FINRA Background Check: What Does It Do?
The Financial Industry Regulatory Agency (FINRA) is a non-governmental organization that the Securities and Exchange Commission appoints to oversee exchange markets and brokerage firms. Federal regulations require FINRA member firms to conduct name and fingerprint-based background checks as part of the hiring process. Failure to comply carries severe consequences for employers.
Rule 3110(e) outlines current FINRA background check requirements. This rule expands previous background check practices in two ways. First, it requires firms to verify the accuracy and completeness of the information provided on an applicant’s Form U4. FINRA uses Form U4 to “elicit employment history, disciplinary and other information about individuals to register them.” Second, firms are now obligated to thoroughly investigate an applicant’s good character, business reputation, qualifications, and experience.
What Shows up on a FINRA Background Check?
A member firm’s obligation to thoroughly investigate an applicant includes verifying professional licenses and employment history, screening for evidence of criminal conduct or sanctions, and conducting an extensive search of public records.
The public records search requirement includes basic information such as the applicant’s name and address, criminal records, and civil litigations. It also covers bankruptcy records, lien history, and business records.
It is important to note that Rule 3110(e) requires the public record search to be conducted on a national level—as opposed to a state level—but need only encompass reasonably available public records. A firm may wish to perform a deeper search of public records depending on the nature of the position.
How Far Back Does a FINRA Background Check Go?
There isn’t a blanket requirement dictating the amount of time a FINRA background check must cover. Each component reported on an applicant’s Form U4 has different time requirements. The firm must thoroughly investigate applicants while maintaining compliance with federal and state regulations.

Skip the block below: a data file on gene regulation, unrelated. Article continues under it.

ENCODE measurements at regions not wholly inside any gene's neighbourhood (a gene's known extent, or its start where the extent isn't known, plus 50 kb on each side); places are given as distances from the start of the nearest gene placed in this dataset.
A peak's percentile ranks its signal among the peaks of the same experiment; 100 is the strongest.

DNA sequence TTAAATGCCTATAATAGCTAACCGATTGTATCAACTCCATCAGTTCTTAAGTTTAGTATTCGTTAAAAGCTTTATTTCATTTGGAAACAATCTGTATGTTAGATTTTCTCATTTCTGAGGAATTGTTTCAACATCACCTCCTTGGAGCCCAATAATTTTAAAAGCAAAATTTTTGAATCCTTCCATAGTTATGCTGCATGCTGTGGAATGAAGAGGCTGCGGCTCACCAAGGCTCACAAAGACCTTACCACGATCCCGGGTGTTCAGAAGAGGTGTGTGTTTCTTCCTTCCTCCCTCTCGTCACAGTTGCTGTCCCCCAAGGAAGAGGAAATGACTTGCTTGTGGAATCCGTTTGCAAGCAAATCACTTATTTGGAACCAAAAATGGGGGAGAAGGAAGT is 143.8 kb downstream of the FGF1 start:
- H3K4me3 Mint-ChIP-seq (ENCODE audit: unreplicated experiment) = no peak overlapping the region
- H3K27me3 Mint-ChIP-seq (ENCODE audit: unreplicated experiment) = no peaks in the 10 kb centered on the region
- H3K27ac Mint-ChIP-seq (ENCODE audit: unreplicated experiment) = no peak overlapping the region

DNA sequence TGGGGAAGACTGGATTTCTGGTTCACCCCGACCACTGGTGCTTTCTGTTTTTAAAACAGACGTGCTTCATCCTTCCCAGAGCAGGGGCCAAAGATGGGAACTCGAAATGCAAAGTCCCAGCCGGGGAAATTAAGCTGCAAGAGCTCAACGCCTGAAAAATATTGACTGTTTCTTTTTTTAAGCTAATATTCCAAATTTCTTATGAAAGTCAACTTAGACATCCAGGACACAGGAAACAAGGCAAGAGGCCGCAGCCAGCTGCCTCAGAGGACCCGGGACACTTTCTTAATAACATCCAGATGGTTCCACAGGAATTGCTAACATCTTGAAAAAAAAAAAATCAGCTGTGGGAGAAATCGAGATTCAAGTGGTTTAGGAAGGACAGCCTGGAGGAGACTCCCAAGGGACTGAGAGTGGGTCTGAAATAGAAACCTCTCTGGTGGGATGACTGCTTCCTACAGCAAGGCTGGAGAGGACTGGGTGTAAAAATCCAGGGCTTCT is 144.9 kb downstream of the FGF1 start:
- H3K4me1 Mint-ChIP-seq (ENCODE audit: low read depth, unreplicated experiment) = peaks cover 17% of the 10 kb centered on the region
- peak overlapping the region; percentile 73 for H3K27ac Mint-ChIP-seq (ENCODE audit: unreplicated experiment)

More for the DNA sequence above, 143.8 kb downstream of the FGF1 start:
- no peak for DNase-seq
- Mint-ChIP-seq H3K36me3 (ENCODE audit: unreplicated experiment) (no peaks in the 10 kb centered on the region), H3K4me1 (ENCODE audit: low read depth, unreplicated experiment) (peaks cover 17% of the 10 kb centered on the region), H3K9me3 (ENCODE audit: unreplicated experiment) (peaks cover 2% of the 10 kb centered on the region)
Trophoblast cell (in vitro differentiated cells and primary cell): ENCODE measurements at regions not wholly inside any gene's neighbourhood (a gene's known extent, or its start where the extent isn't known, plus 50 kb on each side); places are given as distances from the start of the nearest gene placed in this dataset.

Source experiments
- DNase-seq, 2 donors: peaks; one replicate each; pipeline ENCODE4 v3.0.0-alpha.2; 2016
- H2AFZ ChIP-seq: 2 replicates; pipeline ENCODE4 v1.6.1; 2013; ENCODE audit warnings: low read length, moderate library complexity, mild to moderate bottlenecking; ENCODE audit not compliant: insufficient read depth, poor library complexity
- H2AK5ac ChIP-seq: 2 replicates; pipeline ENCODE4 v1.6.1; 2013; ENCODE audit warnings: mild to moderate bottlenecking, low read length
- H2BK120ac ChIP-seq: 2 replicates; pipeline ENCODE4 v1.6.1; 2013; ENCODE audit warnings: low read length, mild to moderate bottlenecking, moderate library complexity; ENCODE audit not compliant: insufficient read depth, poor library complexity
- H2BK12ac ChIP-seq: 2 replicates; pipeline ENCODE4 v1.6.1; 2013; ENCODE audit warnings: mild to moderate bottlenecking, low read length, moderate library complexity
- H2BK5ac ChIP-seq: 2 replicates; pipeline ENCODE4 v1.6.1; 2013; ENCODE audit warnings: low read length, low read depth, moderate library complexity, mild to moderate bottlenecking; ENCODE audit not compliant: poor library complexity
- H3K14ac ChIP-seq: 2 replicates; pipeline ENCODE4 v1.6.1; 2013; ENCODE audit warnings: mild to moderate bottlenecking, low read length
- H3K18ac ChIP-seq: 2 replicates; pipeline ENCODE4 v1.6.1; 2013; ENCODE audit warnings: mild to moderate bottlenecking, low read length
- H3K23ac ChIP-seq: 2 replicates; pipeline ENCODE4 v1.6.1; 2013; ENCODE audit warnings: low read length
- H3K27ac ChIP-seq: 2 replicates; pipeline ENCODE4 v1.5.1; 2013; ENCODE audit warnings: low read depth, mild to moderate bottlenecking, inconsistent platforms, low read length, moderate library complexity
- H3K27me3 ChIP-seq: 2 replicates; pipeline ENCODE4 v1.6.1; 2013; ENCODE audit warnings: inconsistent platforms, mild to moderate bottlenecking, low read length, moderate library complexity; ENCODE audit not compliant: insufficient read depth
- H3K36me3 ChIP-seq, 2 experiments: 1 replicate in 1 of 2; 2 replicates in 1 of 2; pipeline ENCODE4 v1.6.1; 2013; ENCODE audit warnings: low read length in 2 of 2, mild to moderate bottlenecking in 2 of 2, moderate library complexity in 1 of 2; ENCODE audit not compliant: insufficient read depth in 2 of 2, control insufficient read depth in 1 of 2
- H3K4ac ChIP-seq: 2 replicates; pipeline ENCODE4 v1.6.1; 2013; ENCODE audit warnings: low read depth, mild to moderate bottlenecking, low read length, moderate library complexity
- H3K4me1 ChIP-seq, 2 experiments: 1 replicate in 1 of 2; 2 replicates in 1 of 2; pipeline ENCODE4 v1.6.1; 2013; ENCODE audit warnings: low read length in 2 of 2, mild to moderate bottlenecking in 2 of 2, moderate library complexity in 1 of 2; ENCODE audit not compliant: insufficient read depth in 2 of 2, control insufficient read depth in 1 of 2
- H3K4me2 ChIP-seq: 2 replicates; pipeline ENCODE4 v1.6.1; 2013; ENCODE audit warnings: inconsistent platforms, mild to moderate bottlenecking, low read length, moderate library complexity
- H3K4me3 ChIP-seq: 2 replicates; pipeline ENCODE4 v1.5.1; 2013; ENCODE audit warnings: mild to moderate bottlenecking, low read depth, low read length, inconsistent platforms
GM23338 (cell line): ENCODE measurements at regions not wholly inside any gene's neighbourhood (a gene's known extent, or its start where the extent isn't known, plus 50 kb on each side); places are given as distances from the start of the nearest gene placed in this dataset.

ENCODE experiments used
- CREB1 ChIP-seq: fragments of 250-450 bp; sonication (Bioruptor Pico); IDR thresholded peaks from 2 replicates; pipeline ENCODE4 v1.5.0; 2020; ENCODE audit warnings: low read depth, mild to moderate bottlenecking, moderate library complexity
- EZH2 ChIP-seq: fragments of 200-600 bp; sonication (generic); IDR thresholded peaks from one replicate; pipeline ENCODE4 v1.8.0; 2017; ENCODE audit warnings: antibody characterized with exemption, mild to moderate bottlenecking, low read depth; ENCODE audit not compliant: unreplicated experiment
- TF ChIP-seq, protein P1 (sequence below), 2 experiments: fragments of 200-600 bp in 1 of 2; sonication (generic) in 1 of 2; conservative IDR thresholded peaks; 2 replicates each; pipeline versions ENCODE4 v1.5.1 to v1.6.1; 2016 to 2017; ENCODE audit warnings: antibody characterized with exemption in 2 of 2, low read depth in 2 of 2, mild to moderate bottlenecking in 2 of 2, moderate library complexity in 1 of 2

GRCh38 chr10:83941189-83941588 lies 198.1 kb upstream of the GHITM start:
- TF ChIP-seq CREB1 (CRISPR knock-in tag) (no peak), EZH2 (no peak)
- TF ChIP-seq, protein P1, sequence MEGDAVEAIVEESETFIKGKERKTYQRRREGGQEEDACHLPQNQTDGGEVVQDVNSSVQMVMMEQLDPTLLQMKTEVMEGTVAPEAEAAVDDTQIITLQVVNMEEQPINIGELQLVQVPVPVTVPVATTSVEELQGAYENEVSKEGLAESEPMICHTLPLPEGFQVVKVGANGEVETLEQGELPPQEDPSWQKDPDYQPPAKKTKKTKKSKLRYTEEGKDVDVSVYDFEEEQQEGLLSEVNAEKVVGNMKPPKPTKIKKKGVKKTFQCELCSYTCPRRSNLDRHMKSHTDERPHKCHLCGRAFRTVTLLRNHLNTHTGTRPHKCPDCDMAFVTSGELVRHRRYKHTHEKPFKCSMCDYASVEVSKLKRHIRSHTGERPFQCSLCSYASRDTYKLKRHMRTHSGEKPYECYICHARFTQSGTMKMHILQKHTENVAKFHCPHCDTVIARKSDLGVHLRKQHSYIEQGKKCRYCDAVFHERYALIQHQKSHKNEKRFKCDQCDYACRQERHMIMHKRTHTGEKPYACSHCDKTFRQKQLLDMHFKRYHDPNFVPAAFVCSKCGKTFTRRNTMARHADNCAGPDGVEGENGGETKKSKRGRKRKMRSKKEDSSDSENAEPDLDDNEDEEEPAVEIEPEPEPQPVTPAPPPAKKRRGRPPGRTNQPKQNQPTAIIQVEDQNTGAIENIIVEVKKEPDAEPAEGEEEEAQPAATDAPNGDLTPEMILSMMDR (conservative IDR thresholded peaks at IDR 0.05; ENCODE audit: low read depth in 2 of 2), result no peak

A criminal records search should show all convictions or pending criminal proceedings connected with the applicant unless otherwise sealed. At a minimum, this will give the date, type of offense, and severity of the crime (felony or misdemeanor).
FINRA does have a required reporting period for bankruptcy. Hiring prospects must disclose any personal bankruptcies they have filed in the past ten years. They must also disclose any liens and civil judgments.
The applicant’s U4 must include the past five years of their employment history. The firm should also verify educational history and professional licensure. Government sanctions incurred at any time will also appear.
The Importance of Complying With FINRA as an Employer
Failure to comply with FINRA regulations exposes the employer to significant risk. Non-compliant firms can be subject to hefty disciplinary sanctions. In some cases, individuals may also have to pay fines and face temporary suspensions.
Non-compliance also risks the security of the firm and its clients. The sensitive nature of brokerages means that a security breach has the potential to cause a great deal of damage. A breach caused by insufficient background screenings could be detrimental to a firm’s reputation and future business. The requirements may seem tedious, but they exist to protect both firms and clients.